November 13th, 2009 | Uncategorized | Posted by Military Times Online
By ANTONIE BOESSENKOOL, DEFENSE NEWS
Legally, the F-22 Raptor cannot be sold outside the United States. But the plane will be at the Dubai Air Show after having been absent from the Paris Air Show this summer.
Why the Raptor will fly in Dubai and didn’t fly in Paris has to do with the debate over how many F-22s the U.S. Air Force is buying, observers said.
Leading up to the Paris Air Show, discussion was still heated over that number. Now that the total has been effectively limited, bringing the plane to an international air show is a less sensitive proposition, said defense and aerospace analyst Loren Thompson of the Lexington Institute in Arlington, Va.
“The F-22 did not make it to the Iraq war and did not make it to the Paris Air Show, but now that it’s dead, it is making an appearance at Dubai,” he said. “I think the message is very clear: The political types over in the Pentagon wanted it gone. Now, it’s not a problem for them anymore.”
There was discussion of sending the plane to Paris, but around the time of the Paris Air Show, “What [Defense] Secretary [Robert] Gates and people around him did not want was to underscore how valuable the plane was at a time when they were trying to kill it,” Thompson said.
Now that the Air Force’s purchase has been limited to 187 planes, showing off the United States’ most advanced fighter jet is less sensitive. On the other hand, the F-22′s appearance at the Dubai show will come shortly after President Barack Obama signed the Defense Authorization Act for 2010, which includes language about a version of the aircraft for export.
By about six months from now, Gates, coordinating with Secretary of State Hillary Clinton, is to submit a report to Congress on potential foreign military sales of the restricted aircraft. The report will include cost estimates for developing an “exportable version” of the F-22 and analysis of the strategic implications for the United States of such sales.
A second report will look at the effect on the U.S. aerospace industry of foreign F-22 sales, and the advantages and disadvantages of such sales for sustaining that industry.
“I don’t think that we’ve heard the end of the story on the F-22,” said John Pike, director of Global-Security.org, an Alexandria, Va., think tank focused on defense and intelligence. “There are people in the Air Force who still think we need twice as many [F-22s] as we’ve got on order. They are continuing to look for options as to how to keep that alive” and keep the production line open.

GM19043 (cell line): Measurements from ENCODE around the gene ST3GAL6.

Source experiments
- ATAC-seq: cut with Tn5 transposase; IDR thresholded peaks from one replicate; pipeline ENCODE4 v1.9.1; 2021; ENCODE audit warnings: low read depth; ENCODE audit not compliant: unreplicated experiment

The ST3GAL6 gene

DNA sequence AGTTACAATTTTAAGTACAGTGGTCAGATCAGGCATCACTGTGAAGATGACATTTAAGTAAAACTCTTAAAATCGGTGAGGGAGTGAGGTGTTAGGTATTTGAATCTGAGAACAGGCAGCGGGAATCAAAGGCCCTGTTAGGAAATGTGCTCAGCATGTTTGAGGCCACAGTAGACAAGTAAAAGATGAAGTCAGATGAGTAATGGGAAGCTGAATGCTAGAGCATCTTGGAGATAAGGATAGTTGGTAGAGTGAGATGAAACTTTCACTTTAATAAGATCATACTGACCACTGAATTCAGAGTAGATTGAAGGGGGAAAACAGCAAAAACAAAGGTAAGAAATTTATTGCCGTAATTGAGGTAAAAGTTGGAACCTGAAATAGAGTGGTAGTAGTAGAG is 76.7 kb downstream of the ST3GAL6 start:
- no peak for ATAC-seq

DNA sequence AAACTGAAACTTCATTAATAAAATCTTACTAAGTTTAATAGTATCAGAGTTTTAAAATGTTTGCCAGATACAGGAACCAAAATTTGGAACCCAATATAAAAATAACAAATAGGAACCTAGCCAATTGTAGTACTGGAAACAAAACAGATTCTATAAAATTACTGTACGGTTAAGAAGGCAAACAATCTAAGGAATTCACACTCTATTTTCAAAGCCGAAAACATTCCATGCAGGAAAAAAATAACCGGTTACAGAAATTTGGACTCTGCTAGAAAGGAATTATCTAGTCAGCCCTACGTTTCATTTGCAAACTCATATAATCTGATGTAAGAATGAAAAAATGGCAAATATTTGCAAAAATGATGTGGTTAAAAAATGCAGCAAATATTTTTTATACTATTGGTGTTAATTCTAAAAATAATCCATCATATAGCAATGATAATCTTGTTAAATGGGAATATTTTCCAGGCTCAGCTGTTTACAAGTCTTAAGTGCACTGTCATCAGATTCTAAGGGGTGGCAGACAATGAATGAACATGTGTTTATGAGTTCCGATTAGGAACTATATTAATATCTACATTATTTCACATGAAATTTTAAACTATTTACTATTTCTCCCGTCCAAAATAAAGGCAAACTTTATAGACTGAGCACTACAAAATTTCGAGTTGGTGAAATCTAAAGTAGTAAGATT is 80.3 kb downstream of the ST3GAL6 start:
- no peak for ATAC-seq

One option would be foreign sales, of course, and interested countries could include Israel and Japan.
“To maintain air supremacy beyond the foreseeable future, you go with the F-22,” Pike said. “Who wants to do that? The Israelis do and the Japanese do.”
But representatives from Lockheed Martin, the maker of the F-22, and the Air Force didn’t bite when asked about what the plane’s appearance in Dubai means for potential foreign sales.
“Our one customer is the U.S. Air Force, and any sales of F-22s to other countries would be determined by the USAF, Department of Defense and State Department, subject to congressional approval,” said Lockheed spokesman Jeffery Adams.
“The U.S. policy on foreign military sales for the F-22 weapons program remains restricted,” a U.S. Air Force spokeswoman said. “The F-22 is a cutting-edge, fifth-generation fighter that offers unparalleled capability. It is for this reason that F-22 will not be available for foreign sales.”
As of Oct. 1, the Air Force had 147 of the 187 planes it will receive.
The Defense Authorization Act language is no guarantee of foreign sales — not by a long shot, Pike said. Whether that language represents something “that might have legs or whether this is something everybody knows is a non-starter” is still an open question, he said.
Thompson dismissed the notion that an exportable version will be produced.
“There will not be a production line from which to sell F-22s overseas by the time an export version could be created,” he said. “Most of the skill in any major weapons system resides in the workers, and they will drift away” as production for the Air Force concludes.